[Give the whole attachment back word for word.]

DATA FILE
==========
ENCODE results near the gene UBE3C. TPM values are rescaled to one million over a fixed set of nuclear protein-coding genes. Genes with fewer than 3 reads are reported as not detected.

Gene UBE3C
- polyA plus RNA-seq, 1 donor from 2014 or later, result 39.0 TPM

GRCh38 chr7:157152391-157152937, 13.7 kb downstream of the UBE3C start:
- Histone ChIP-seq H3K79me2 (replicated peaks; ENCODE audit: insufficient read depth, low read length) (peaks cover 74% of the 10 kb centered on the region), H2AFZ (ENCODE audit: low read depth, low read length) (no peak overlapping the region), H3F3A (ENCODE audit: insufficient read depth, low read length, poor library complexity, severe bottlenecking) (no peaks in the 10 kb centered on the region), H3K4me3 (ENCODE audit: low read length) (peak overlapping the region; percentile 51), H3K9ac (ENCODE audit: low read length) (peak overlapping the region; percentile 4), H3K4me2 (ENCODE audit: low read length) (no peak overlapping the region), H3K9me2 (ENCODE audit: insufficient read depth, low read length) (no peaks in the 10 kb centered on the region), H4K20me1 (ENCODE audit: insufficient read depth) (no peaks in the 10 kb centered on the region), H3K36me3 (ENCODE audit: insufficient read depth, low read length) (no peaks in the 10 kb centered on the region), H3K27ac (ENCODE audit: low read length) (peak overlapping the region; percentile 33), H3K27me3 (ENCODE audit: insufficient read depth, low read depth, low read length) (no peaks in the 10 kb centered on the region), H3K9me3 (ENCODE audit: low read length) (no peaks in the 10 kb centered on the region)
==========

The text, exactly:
ENCODE results near the gene UBE3C. TPM values are rescaled to one million over a fixed set of nuclear protein-coding genes. Genes with fewer than 3 reads are reported as not detected.

Gene UBE3C
- polyA plus RNA-seq, 1 donor from 2014 or later, result 39.0 TPM

GRCh38 chr7:157152391-157152937, 13.7 kb downstream of the UBE3C start:
- Histone ChIP-seq H3K79me2 (replicated peaks; ENCODE audit: insufficient read depth, low read length) (peaks cover 74% of the 10 kb centered on the region), H2AFZ (ENCODE audit: low read depth, low read length) (no peak overlapping the region), H3F3A (ENCODE audit: insufficient read depth, low read length, poor library complexity, severe bottlenecking) (no peaks in the 10 kb centered on the region), H3K4me3 (ENCODE audit: low read length) (peak overlapping the region; percentile 51), H3K9ac (ENCODE audit: low read length) (peak overlapping the region; percentile 4), H3K4me2 (ENCODE audit: low read length) (no peak overlapping the region), H3K9me2 (ENCODE audit: insufficient read depth, low read length) (no peaks in the 10 kb centered on the region), H4K20me1 (ENCODE audit: insufficient read depth) (no peaks in the 10 kb centered on the region), H3K36me3 (ENCODE audit: insufficient read depth, low read length) (no peaks in the 10 kb centered on the region), H3K27ac (ENCODE audit: low read length) (peak overlapping the region; percentile 33), H3K27me3 (ENCODE audit: insufficient read depth, low read depth, low read length) (no peaks in the 10 kb centered on the region), H3K9me3 (ENCODE audit: low read length) (no peaks in the 10 kb centered on the region)